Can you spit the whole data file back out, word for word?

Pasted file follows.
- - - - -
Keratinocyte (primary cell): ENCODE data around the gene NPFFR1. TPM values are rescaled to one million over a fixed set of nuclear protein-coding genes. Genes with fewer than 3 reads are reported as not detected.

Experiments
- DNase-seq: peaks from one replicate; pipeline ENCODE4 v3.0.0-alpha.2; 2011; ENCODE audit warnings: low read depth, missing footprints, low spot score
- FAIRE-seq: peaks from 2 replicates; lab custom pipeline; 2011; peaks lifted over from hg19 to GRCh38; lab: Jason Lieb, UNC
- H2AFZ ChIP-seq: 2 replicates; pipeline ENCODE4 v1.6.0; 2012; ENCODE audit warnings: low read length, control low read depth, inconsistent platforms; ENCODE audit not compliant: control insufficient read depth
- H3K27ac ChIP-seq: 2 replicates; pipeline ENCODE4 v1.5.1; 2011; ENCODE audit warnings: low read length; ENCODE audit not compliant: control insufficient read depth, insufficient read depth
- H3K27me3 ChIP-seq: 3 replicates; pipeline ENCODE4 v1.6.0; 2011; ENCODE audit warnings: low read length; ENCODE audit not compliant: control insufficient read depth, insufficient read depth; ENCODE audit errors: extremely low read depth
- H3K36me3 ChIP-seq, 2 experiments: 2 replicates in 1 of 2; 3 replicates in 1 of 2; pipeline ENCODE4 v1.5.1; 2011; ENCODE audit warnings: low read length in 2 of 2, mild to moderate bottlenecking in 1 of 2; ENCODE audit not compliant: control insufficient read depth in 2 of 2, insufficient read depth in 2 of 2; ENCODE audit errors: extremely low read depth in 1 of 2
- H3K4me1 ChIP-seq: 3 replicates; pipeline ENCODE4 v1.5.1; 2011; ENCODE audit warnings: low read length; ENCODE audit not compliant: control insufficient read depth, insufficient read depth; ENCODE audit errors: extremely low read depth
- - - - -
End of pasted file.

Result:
Keratinocyte (primary cell): ENCODE data around the gene NPFFR1. TPM values are rescaled to one million over a fixed set of nuclear protein-coding genes. Genes with fewer than 3 reads are reported as not detected.

Experiments
- DNase-seq: peaks from one replicate; pipeline ENCODE4 v3.0.0-alpha.2; 2011; ENCODE audit warnings: low read depth, missing footprints, low spot score
- FAIRE-seq: peaks from 2 replicates; lab custom pipeline; 2011; peaks lifted over from hg19 to GRCh38; lab: Jason Lieb, UNC
- H2AFZ ChIP-seq: 2 replicates; pipeline ENCODE4 v1.6.0; 2012; ENCODE audit warnings: low read length, control low read depth, inconsistent platforms; ENCODE audit not compliant: control insufficient read depth
- H3K27ac ChIP-seq: 2 replicates; pipeline ENCODE4 v1.5.1; 2011; ENCODE audit warnings: low read length; ENCODE audit not compliant: control insufficient read depth, insufficient read depth
- H3K27me3 ChIP-seq: 3 replicates; pipeline ENCODE4 v1.6.0; 2011; ENCODE audit warnings: low read length; ENCODE audit not compliant: control insufficient read depth, insufficient read depth; ENCODE audit errors: extremely low read depth
- H3K36me3 ChIP-seq, 2 experiments: 2 replicates in 1 of 2; 3 replicates in 1 of 2; pipeline ENCODE4 v1.5.1; 2011; ENCODE audit warnings: low read length in 2 of 2, mild to moderate bottlenecking in 1 of 2; ENCODE audit not compliant: control insufficient read depth in 2 of 2, insufficient read depth in 2 of 2; ENCODE audit errors: extremely low read depth in 1 of 2
- H3K4me1 ChIP-seq: 3 replicates; pipeline ENCODE4 v1.5.1; 2011; ENCODE audit warnings: low read length; ENCODE audit not compliant: control insufficient read depth, insufficient read depth; ENCODE audit errors: extremely low read depth